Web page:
Who were the Vikings?
Vikings were warrior men from the Scandinavia region of the world including specifically Norway, Sweden, and Denmark. Viking is linked to naval expeditions or naval raids. A member of such a trip is called a Viking. Typically it is thought that the Viking period began as early as 700 A.D. and ended somewhere in 1100 A.D. Women warriors were known as Valkyries. At the peak of their influence Vikings reached as far east as the Byzantine Empire and as far west as Iceland and Greenland.
Warring or to ‘Go a Viking:’
Viking expeditions were one of two things. Firstly, Viking could be referring to a mercantile seafarer dealing in commerce and trade. Secondly and most commonly referred to today when brought up, Viking relates to warriors seeking vengeance or urged into the act by need/greed to find slaves and other worldly goods. The term to ‘go a Viking’ specifically relates to warring or act of raiding and pillaging.
Longships, or dragon ships, are the warring vessel. They had sails and room for oarsmen so they could battle and move without interference from the wind. Longships are shallow and narrow, and this design aids in Viking expeditions by making it easy to land and deploy troops.
A knarr vessel was roomier and could hold far more cargo than a longship. It did not have room for oarsmen. This ship was specifically used in trade and commerce.
Horned helmets were never a part of Viking apparel. Sorry to say, the idea of a horned helmet being Viking is merely a myth. It was dreamt up as part of the romanticism revival to associate them with Classical antiquity. A horned helmet would be too unmanageable in battle because of the ungainly weight of the horns.
Steam-houses (saunas), dips into geothermic pools, and regular bathing occurred in Viking culture. It is thought they bathed every Saturday as it is referred to as the washing day still in Scandinavian countries. As part of their ablutions Vikings washed hands and faces every morning. They also had a wide diversity in grooming items including soap. The soap was used to clean their hair as well as strip it of color to make it blond. Vikings are not the unclean barbarians we imagine them to be, perhaps however they were blonder.
There were three classes of men in Viking civilization.
- The Thrall – an unfree servant whose status was marked by a collar around the neck and short hair
- The Jarl – a member of the aristocracy or nobility, was a man of high birth and includes kings
- The Bondi – included farmers, craftsmen, landowners, and other freeborn people
A girl or woman had no right to choose her husband. However, if she was under her brother’s protection and rule she could declare rights to marry the third suitor to seek for her hand.
A free woman in Viking culture owned her children and could divorce without stigmatism associated with other cultures of the time a man who was a bad husband. All she had to do was declare herself so at the door to their home and at their martial bed.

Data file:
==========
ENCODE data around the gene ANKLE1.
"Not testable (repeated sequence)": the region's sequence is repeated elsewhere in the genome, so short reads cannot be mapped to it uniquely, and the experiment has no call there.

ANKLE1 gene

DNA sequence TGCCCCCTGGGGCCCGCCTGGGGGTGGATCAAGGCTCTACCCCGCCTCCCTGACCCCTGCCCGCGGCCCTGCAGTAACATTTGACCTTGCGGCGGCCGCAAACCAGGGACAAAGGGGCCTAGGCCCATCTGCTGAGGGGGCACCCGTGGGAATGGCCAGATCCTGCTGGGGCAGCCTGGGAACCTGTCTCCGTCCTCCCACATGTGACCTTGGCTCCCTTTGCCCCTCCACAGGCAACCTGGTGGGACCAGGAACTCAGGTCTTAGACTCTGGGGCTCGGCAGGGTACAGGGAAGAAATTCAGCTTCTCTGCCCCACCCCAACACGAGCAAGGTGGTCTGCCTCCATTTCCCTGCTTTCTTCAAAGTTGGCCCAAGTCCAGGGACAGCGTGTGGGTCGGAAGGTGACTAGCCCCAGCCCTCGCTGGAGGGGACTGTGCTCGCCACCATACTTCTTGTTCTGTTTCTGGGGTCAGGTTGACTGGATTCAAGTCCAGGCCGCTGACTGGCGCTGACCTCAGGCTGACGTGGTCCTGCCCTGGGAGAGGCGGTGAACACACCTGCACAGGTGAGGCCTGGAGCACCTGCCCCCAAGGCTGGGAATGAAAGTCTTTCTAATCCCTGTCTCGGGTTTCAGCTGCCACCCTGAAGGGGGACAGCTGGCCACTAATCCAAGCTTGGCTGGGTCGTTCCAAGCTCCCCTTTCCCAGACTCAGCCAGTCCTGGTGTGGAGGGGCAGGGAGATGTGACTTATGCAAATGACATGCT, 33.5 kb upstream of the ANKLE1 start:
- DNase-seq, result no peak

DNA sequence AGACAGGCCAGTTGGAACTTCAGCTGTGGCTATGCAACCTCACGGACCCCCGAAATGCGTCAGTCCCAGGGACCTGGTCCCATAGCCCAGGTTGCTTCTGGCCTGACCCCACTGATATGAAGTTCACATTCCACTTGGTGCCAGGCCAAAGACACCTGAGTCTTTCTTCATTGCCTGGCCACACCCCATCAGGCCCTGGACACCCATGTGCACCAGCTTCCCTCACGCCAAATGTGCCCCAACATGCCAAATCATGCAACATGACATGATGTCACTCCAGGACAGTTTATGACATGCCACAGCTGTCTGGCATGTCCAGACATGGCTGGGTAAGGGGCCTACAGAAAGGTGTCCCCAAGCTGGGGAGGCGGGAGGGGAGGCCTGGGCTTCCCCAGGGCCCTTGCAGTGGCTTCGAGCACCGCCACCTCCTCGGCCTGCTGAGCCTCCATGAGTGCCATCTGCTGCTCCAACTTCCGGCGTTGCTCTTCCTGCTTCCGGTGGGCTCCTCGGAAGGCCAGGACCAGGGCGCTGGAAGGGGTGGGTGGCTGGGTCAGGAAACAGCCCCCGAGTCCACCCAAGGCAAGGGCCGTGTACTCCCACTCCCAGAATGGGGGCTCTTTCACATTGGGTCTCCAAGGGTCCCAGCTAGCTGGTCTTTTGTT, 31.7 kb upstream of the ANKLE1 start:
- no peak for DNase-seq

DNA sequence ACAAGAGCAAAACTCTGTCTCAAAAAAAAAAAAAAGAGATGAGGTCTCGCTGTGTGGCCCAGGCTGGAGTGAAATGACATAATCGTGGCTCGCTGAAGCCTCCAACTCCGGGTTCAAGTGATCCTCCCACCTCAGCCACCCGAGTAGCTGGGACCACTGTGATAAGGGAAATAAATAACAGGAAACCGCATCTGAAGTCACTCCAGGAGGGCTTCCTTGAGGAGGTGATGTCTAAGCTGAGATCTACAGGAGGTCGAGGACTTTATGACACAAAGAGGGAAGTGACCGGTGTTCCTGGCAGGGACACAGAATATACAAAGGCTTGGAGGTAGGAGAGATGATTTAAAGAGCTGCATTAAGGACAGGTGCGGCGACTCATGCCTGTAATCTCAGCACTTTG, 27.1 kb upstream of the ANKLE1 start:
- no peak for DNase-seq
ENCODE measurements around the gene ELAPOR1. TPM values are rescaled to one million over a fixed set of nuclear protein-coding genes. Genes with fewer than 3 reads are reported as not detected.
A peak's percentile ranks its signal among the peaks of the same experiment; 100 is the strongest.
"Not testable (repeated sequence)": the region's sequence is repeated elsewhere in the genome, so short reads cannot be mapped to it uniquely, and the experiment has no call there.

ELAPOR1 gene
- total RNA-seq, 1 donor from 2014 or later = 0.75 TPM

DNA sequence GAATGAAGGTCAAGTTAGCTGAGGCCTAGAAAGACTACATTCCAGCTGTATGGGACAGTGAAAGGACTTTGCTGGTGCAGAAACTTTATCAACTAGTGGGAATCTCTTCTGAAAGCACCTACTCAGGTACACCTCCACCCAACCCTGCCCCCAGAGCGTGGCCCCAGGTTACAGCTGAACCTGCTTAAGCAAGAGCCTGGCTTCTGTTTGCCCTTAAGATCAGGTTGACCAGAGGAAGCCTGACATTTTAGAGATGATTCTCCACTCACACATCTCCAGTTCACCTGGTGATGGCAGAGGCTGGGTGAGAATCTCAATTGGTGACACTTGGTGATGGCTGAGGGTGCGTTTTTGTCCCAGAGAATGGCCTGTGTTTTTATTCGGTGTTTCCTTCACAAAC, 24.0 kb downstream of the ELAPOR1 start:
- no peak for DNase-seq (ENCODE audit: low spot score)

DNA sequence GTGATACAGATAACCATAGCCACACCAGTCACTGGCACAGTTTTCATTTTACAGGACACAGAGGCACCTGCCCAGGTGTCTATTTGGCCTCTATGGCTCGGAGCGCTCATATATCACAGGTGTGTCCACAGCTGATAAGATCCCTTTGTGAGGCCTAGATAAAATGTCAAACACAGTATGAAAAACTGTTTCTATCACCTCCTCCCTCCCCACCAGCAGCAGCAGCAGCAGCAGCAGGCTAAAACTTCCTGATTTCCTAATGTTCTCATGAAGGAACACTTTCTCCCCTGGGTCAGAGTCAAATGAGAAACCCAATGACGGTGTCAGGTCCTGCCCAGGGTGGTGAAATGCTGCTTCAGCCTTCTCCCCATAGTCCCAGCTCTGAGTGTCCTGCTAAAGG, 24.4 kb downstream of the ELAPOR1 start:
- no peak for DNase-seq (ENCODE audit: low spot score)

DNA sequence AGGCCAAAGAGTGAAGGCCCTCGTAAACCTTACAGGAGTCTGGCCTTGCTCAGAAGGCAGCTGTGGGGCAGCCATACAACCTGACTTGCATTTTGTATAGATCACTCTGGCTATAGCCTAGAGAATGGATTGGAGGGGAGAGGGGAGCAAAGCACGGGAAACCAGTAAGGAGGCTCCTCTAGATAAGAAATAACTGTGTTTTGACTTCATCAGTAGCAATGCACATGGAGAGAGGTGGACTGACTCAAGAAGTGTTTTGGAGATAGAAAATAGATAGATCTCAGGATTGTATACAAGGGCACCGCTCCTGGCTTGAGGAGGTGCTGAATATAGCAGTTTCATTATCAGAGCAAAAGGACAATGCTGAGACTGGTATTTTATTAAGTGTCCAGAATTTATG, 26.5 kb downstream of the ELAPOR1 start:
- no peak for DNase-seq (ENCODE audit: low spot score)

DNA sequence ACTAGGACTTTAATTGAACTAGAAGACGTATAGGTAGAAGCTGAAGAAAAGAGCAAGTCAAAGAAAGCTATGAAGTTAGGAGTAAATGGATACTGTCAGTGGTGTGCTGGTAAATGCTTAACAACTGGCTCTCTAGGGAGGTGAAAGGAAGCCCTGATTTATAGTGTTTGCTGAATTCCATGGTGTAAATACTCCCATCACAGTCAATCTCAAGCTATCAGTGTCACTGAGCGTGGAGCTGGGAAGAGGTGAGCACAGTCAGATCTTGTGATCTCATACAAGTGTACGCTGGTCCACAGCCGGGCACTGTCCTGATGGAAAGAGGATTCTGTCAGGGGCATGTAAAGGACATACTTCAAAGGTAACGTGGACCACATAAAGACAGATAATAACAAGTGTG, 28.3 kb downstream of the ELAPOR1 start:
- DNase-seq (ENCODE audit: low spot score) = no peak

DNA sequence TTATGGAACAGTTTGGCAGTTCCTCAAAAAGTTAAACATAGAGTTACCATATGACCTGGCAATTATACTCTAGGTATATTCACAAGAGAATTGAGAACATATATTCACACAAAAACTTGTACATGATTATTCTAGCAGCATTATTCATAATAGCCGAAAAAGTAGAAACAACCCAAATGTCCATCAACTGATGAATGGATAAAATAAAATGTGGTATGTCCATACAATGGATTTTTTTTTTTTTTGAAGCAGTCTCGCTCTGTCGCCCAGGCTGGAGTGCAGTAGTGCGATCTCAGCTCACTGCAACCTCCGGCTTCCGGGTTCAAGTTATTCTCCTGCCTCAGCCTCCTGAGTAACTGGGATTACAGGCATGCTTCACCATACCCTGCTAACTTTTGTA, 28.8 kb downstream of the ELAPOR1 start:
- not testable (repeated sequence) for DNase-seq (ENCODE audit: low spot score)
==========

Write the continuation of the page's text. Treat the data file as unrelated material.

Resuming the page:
The gravest insult for a woman is a slap to the face done in public. The insult goes beyond her and impugns on the family’s honor.
Viking Weddings and Romance:
Vikings would marry on Friday or Frigg Day. Frigg was the name of their goddess for marriage, thus explaining the tradition.
Courtship was frowned upon and poetry expressly forbidden as it was thought that the wording could enthrall a woman. Only the goddess Freyja could be given poetry.
Women were expected to be unsullied or virginal before marriage and after display fidelity within her marriage.
The ring a man gave to a woman was highly important as it was indicative of the respect and esteem he held for her.
Weddings were rarely conducted for lovers. Typically a marriage was arranged between the groom and her family or between both families. Occasionally a marriage was served as a ‘peace-pledge,’ which means the marriage is a sign of cease fire between feuding families.
The wedding ritual consisted of exchanging swords between man and wife. The groom gave his sword to his bride as a legacy to be passed down to their first born son. The bride then gave a sword that represented their union and future family to the groom. It was then his duty to take care of the sword as he would take care of her and their children. Vows were then said over the groom’s new sword to cement the union.
The Wedding Night and Morning:
The bride wore a bridal crown and it was in their bedroom chamber that this crown was removed by her husband as a symbol of their sexual union. After this symbolic removal the wedding witnesses would leave the couple alone to consummate the vows.
The morning after, once again before witnesses, the groom gave his wife a gift. This gift marked that the marriage was complete. He then would give her the keys to his home and all the buildings he owned. The keys represented her dominion over his holdings and declared her as his lady.
Vikings in Romance Novels:
Nearly always Viking romance novels contain references to the mythology and religion of the time period. They take place in the Scandinavian region, sometimes including the regions within the wide reach of the Vikings. Without fail Viking romance novels include a Viking warrior. He is strong, robust, and very masculine. You could say he is the epitome of alpha males. Standard themes of Viking romance include bride stealing, kidnapping, slavery to freedom archetypes, enemies to lovers, and strong women. Rape also comes up in Viking romances whether or not it actually occurs due to the nature and background of the culture. Viking romances are easily recognizable by their titles which usually include the word Viking.